“His sister and I were best friends – still are,” she said. “From before his sister and I started first grade together, we were best friends. As soon as Bill and his family moved to Weogufka they introduced us because my parents owned the Weogufka General Store. Bill’s mamma came to the store one day and his sister was young; she was the same age as me and wanted a playmate. She didn’t know anybody. So she and I met and were fast friends and then were best friends all the way through high school and everything.”
“I basically grew up spending the night over a his house and all that,” she added, reminiscing. “But of course back then he was just a brat. He was just a big brother that would tell on us if we did anything and all of that. So it was just kind of funny; years later after we were grown we ended up getting married, but we grew up together.”
The couple has now been married for 21 years, after growing up together and eventually becoming sweethearts.
When asked what inspired them to try out for the show, Rachel said that they have always been fan of the “Moonshiners” show and that they always watch the “Master Distiller” show, as well. When they were doing a casting call they found out how to apply for it, and Rachel said that she originally just sent in for Bill to do it.
However, when Bill was contacted they said they had a slot open to make gin or absinthe, which he had never made before. He told them that, and they then said they had another slot they were doing called the Family Feud and asked if he had anyone in his family that would distill with him.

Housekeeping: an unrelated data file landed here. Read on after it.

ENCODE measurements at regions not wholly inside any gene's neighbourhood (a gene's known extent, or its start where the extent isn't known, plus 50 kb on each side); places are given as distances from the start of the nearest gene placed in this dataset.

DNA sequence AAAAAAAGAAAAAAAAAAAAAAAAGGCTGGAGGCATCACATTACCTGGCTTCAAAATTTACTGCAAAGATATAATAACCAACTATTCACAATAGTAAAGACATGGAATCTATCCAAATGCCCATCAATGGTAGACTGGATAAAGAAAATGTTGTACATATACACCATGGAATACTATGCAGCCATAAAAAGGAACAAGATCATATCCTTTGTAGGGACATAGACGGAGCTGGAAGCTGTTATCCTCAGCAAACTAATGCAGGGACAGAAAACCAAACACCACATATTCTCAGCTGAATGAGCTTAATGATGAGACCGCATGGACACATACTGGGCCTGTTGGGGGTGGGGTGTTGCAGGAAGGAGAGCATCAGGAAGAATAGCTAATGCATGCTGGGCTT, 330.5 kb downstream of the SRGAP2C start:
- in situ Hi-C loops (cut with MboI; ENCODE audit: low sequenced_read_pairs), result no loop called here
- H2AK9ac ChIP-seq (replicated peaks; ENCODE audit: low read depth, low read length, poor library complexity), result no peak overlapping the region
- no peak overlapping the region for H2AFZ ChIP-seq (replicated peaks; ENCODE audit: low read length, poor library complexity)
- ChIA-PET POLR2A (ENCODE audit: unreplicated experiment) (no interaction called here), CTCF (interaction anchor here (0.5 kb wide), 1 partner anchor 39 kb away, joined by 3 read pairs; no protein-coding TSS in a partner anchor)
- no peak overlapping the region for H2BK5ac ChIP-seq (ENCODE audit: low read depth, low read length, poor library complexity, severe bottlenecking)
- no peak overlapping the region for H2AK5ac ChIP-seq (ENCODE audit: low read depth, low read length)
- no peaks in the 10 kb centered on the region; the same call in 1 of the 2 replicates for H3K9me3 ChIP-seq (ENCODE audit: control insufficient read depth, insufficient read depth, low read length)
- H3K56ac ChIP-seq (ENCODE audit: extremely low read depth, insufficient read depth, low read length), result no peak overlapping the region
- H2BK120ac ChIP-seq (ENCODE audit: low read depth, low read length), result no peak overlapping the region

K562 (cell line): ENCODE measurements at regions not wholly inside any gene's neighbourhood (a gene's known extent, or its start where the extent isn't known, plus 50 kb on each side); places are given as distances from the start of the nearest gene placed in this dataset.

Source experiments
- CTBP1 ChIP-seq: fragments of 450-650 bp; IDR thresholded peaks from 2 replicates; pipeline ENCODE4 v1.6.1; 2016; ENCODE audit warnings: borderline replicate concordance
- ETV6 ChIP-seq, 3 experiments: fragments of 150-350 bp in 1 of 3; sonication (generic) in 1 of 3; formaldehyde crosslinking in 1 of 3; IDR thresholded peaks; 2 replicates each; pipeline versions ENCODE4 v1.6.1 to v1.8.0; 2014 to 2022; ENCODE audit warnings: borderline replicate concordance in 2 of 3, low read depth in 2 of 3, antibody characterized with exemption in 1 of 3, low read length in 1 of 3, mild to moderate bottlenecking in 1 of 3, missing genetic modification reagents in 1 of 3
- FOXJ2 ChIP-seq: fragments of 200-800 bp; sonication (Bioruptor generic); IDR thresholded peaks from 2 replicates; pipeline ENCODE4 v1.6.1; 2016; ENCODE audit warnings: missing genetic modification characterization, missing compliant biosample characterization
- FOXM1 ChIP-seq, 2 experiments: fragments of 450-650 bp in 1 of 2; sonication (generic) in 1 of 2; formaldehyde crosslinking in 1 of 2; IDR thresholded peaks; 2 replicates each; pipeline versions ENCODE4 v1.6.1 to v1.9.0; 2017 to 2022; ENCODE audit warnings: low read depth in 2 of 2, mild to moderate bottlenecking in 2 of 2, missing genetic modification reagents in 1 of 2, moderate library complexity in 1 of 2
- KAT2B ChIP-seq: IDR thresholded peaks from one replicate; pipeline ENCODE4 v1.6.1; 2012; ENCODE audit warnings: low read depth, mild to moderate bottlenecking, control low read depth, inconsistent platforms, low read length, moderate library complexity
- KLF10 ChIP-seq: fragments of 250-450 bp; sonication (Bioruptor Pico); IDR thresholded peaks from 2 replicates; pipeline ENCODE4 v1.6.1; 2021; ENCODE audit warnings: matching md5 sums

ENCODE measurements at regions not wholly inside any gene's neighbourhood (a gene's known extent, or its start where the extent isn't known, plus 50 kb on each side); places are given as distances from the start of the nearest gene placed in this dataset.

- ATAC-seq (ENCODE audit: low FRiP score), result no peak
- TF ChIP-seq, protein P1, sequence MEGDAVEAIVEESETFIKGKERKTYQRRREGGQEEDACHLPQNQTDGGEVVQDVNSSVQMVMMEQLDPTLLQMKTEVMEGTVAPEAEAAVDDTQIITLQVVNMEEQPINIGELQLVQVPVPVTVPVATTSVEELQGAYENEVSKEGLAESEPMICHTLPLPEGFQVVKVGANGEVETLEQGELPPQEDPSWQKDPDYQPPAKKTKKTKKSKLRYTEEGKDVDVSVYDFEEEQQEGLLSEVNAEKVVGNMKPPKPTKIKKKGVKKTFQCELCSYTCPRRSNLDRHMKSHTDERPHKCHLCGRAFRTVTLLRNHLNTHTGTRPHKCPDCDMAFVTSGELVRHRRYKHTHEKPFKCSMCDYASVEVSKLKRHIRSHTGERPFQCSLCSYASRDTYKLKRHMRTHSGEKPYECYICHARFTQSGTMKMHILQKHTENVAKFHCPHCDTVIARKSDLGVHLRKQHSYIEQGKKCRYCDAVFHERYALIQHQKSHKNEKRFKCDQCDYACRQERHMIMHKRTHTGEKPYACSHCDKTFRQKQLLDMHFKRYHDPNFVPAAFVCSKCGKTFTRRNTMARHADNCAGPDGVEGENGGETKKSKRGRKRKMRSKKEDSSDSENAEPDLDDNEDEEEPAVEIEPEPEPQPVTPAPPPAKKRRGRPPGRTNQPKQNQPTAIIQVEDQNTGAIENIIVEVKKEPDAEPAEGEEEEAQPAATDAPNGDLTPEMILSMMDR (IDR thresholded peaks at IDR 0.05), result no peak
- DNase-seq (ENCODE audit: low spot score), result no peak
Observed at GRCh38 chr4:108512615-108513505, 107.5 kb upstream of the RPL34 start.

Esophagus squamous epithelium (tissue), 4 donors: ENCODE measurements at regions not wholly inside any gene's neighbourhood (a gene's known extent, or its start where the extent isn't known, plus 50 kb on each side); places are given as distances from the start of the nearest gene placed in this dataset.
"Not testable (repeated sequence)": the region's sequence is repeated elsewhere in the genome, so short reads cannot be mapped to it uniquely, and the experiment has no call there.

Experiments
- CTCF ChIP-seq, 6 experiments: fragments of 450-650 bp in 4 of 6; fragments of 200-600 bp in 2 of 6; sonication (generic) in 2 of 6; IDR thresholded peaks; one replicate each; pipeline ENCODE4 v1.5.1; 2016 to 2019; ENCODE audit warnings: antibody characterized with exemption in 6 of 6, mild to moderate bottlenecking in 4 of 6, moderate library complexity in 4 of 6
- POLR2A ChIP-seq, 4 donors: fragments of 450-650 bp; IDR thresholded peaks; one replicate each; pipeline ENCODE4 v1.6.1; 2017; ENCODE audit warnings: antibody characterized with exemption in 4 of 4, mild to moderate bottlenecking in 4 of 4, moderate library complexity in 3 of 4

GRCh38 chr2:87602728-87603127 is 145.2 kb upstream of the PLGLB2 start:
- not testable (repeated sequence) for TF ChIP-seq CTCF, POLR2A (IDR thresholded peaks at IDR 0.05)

“He said, ‘Well, my wife helps me,’” Rachel recalled. “They said ‘OK, would she be willing to come on with you?’ I worked it out and said yeah I’ll do it. That’s how it ended up being that he and I ended up on the first Family Feud edition of ‘Master Distiller.’”
Bill had also gotten his foot in the door previously with events in east Tennessee when he helped work a booth and was put on the casting list. Rachel mentioned her husband’s “larger-than-life personality” helping with that.
Bill said, “They called us on a Thursday, and that Tuesday we were in Tennessee.”
Rachel added that it was “very fast” once they got the call and the ball started rolling.
While they were occupied with filming the show, the couple was fortunate to live close enough that they could travel back and forth when there were breaks in filming since they were not required to stay the whole time.
Their competitors from Colorado, New Jersey and California were not as lucky and stayed since they could not fly back and forth.
“But with us, being country folks, we have chickens, dogs and all kinds of critters to come back to, and we have all this land that Bill has to cut grass for, and it was the middle of summer,” Rachel said. “So we did come back, and I would squeeze in some work between those days. We were back and forth. We weren’t required to stay there, but it was pretty stressful because we did have to get back home, me work some, and him do his stuff around the farm, and then us get back up there.”